Playing Lucifer will be the cadaverous, long-fingered James Swanton, bringing some devilish charm to the Shambles as a demonic master of ceremonies for the evening. He comes to the Mystery Plays on the back of writing, filming and performing in Frankenstein's Creature, which he premiered at London's FrightFest film festival in late August.

Swanton is a familiar figure in York and beyond as an accomplished horror actor, most notably in blood-soaked appearances as Count Dracula and, farther afield, in Sikes & Nancy at the West End's Trafalgar Studios.

"I worked with James on Dracula last October, so he's gone from playing one prince of darkness to another," says Straszewski. "He's a skilled actor, with this presence about him that gives him a unique talent for horror, so I'm really looking forward to seeing what he brings to the Mysteries without being bogged down in one play.

"So I've taken bits from Mystery Play scripts, mostly from the York Mysteries, particularly from plays we don't get to see this time, and I've 'stolen' from the Chester and Wakfield Mysteries too – wherever there is devilry! – so it's almost 'The Greatest Hits of the Devil' for James to deliver before God takes over again in readiness for the second Sunday."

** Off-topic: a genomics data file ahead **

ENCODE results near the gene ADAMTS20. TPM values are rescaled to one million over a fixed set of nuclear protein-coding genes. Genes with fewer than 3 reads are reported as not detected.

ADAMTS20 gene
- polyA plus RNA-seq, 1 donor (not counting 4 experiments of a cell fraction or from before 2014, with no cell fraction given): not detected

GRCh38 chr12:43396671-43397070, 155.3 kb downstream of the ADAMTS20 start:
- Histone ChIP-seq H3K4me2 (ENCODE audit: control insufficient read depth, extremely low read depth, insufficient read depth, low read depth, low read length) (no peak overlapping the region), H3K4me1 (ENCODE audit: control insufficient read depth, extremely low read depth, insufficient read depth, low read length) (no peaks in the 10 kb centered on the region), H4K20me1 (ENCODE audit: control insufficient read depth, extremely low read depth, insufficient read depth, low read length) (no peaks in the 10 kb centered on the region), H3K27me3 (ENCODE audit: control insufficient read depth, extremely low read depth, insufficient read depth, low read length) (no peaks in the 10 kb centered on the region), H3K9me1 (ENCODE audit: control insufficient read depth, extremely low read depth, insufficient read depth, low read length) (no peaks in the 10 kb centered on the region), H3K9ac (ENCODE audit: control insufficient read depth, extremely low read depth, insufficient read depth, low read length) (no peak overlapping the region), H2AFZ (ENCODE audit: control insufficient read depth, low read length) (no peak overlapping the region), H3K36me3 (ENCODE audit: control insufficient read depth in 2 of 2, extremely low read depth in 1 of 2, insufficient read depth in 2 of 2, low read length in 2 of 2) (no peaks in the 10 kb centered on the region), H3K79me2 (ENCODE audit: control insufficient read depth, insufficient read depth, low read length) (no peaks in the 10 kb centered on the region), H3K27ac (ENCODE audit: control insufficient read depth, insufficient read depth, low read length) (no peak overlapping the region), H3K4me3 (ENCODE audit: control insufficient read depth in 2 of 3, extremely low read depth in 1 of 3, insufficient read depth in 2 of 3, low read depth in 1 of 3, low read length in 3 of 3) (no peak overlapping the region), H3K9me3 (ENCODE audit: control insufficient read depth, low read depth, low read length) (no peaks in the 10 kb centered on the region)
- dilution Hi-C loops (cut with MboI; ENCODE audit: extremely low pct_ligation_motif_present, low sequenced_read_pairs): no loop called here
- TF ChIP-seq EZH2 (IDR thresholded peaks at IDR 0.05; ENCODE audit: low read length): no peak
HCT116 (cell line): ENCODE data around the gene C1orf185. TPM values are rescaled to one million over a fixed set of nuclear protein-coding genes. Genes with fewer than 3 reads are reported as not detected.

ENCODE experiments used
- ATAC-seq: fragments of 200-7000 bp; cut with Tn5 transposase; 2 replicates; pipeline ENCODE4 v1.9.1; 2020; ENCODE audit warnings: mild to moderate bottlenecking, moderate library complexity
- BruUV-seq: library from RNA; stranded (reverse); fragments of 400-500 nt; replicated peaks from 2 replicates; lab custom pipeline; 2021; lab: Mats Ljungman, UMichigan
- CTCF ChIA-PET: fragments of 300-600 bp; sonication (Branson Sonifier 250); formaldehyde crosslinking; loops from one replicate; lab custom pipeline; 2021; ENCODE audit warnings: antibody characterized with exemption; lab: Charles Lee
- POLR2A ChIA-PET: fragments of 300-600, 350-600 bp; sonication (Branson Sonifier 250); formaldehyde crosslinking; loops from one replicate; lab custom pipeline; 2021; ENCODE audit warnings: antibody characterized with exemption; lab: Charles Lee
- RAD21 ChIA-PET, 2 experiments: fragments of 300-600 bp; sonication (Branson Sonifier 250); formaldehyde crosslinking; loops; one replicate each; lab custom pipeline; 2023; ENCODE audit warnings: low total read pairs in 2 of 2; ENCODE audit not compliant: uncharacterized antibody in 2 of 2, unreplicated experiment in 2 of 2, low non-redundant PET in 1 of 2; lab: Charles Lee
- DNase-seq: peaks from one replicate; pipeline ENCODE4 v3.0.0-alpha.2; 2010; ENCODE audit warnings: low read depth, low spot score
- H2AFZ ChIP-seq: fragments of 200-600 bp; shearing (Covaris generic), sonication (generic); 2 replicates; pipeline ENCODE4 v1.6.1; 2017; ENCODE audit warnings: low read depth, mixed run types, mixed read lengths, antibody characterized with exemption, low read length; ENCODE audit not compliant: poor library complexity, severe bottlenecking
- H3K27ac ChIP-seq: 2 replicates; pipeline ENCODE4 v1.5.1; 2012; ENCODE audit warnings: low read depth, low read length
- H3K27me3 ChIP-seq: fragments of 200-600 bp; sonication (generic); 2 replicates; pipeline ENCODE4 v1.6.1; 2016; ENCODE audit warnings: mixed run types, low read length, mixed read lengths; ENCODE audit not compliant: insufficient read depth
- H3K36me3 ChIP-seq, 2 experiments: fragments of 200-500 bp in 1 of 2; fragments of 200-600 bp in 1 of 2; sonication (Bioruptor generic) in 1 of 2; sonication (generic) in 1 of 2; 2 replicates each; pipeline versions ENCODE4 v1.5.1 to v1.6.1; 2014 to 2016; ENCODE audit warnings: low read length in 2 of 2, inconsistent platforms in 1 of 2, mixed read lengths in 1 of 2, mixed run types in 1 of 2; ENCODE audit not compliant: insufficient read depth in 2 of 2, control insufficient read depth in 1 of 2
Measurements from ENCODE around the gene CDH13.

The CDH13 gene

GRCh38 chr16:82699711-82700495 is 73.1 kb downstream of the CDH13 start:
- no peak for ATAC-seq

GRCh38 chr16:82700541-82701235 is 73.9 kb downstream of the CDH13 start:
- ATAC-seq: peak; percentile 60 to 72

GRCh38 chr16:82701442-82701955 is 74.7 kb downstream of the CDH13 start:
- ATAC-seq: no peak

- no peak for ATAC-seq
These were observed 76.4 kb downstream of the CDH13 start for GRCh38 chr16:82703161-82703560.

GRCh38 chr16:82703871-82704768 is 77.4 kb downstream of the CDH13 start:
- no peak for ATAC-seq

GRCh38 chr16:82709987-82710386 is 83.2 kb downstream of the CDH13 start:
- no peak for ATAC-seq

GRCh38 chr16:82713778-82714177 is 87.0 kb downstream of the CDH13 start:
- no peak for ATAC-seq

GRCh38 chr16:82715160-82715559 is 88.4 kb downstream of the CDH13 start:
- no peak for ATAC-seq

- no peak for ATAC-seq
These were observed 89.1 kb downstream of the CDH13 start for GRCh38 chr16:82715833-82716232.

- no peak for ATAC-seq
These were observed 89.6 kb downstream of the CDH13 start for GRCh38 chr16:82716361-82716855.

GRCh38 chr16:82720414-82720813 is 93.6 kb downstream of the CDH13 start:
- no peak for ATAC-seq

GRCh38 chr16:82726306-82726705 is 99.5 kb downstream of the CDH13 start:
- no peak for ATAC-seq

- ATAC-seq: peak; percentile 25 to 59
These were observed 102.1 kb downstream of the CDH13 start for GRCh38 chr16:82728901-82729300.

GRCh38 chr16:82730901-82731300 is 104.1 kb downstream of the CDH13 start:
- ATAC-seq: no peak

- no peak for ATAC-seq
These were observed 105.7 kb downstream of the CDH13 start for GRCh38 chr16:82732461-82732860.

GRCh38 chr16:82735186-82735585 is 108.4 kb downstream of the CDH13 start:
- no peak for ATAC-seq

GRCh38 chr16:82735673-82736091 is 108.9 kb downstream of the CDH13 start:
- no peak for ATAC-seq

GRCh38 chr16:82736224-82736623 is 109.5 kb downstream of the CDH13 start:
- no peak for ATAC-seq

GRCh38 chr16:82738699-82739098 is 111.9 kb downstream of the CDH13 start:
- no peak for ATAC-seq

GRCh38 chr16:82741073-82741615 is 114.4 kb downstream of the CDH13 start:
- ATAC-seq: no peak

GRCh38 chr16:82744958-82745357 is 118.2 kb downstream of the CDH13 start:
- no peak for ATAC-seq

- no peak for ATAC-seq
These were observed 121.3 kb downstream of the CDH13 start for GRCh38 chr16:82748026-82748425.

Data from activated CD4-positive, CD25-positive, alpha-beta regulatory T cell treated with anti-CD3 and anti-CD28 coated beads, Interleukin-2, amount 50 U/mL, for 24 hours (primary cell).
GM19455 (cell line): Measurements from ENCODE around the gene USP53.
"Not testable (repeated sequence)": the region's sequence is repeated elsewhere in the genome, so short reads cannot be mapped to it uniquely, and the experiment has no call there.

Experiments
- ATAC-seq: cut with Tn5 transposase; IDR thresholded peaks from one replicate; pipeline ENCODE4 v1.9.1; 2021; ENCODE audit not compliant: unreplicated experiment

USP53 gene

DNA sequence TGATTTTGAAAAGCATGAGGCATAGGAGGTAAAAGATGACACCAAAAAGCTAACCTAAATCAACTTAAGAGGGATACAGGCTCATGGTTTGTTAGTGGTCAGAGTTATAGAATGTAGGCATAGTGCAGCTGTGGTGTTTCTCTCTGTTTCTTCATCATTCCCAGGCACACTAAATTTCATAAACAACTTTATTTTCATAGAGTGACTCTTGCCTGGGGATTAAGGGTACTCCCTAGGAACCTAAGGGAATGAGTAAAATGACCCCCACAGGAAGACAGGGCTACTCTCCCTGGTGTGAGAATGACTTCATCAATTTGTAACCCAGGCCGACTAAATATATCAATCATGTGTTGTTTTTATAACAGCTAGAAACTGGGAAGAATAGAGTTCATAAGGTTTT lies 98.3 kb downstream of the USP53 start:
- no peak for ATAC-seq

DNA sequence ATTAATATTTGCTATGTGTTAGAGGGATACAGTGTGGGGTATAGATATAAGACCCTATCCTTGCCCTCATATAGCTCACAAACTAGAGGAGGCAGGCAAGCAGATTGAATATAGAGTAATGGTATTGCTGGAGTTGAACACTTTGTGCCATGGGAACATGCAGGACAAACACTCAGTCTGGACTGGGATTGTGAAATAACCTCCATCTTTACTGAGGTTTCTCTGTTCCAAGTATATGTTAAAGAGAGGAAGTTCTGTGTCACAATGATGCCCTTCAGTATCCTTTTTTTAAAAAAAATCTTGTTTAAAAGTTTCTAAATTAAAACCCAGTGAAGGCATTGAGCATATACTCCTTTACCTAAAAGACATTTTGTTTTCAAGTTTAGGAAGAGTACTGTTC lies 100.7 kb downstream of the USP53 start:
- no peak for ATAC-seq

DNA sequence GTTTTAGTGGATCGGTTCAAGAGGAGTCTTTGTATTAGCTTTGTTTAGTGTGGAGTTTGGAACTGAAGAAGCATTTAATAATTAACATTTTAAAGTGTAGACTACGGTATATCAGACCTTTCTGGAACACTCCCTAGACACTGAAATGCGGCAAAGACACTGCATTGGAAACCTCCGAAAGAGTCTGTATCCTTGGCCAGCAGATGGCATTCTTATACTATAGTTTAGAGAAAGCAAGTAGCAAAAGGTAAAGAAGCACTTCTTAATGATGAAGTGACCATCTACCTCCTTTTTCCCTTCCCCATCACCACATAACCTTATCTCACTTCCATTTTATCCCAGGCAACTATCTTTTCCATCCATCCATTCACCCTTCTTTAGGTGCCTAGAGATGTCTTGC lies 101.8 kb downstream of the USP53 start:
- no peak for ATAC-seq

Where and when you can see the York Mystery Plays 2018

September 9 and 16: 11 plays at The Green, The Fair, The Streets and The Stage

From 11am to 2.45pm: College Green, open to all. Bring a picnic and a rug and watch for as long as you like.

From 11.45am to 3.45pm: St Sampson's Square; a chance to immerse yourself in the drama of a medieval fair.

From 12.35pm to 4.30pm: St Helen's Square; performed among the crowds. The streets are the best place to watch if you are just passing by.

From 1.30pm to 5.30pm: King's Manor, raked seating; ticket required, available online and on the door. Enclosed location under cover, away from the bustling streets, enabling you to experience the 11 plays from beginning to end in seated comfort. Prompt booking advised.

September 12: Five plays in The Mysteries After Dark

At 6.30pm: The Shambles Market

A one-off chance to encounter the darker side of the York Mysteries as devils and angels roam the market streets, while lost souls cry out for salvation.

For more information and to buy tickets, visit